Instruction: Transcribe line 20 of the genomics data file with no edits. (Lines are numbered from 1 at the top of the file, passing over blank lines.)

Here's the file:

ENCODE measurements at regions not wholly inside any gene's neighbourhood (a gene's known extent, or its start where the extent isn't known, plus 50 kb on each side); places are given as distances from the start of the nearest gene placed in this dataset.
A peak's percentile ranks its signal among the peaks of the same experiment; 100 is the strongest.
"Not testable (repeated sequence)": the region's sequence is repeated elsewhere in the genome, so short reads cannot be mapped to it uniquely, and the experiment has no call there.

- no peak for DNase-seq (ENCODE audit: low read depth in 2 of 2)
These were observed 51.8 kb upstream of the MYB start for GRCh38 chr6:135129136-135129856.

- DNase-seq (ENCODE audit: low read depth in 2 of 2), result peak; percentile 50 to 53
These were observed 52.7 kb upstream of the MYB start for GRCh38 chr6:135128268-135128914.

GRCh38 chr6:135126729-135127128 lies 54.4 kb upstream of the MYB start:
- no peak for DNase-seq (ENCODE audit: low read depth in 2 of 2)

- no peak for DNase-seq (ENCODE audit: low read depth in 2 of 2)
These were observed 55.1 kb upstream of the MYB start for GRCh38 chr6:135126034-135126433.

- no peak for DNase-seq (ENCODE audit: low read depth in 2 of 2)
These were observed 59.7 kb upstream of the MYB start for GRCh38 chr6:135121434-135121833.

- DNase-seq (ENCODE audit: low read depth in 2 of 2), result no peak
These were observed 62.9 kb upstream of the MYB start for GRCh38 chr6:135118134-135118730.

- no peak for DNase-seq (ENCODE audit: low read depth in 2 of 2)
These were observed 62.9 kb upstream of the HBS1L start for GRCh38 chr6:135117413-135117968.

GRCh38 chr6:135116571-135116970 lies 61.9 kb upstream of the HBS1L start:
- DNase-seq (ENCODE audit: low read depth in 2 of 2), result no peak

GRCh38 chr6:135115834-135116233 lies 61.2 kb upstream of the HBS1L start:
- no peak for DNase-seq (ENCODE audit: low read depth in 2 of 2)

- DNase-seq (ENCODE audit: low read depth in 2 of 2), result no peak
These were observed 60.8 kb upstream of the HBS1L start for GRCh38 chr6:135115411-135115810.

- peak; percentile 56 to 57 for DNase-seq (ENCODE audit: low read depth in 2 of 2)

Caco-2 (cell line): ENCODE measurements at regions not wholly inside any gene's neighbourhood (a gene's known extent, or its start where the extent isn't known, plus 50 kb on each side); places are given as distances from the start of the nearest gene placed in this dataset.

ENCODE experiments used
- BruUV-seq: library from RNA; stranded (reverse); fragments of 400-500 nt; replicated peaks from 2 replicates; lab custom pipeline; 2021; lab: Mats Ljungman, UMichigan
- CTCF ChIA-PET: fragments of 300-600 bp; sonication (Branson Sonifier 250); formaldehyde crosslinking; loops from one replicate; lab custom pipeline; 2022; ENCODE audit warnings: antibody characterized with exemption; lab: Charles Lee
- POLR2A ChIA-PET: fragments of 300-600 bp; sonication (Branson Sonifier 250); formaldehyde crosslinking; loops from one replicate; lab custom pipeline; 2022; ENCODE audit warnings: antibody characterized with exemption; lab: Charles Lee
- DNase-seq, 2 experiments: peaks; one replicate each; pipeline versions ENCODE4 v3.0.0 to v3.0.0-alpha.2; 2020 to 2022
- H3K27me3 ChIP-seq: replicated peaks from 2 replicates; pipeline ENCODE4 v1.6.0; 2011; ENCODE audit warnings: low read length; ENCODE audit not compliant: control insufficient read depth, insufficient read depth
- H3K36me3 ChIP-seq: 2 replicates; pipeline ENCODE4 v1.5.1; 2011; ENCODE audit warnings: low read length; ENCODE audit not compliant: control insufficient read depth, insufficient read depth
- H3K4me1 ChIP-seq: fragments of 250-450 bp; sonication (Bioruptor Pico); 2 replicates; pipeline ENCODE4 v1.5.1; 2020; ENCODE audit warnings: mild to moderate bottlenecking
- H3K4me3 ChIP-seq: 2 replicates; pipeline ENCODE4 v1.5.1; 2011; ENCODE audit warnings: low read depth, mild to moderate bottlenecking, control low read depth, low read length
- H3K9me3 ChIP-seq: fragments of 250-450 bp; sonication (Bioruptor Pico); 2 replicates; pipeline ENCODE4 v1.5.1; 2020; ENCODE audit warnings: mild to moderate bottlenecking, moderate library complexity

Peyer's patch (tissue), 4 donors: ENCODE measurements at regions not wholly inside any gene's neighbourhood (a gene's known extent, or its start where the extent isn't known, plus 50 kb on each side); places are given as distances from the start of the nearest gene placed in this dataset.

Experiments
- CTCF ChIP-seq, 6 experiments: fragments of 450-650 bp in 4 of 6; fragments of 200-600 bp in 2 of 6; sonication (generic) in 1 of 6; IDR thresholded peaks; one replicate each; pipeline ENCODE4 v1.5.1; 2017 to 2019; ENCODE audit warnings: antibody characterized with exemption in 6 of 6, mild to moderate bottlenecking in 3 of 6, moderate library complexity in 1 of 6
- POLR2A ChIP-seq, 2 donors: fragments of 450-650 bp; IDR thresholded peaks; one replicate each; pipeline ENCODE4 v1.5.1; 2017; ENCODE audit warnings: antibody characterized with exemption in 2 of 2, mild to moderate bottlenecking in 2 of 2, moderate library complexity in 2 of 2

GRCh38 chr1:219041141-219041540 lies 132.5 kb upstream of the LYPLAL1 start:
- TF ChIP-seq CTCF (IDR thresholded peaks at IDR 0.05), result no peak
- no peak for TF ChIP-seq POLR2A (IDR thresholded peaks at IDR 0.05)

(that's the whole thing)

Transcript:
GRCh38 chr6:135115834-135116233 lies 61.2 kb upstream of the HBS1L start: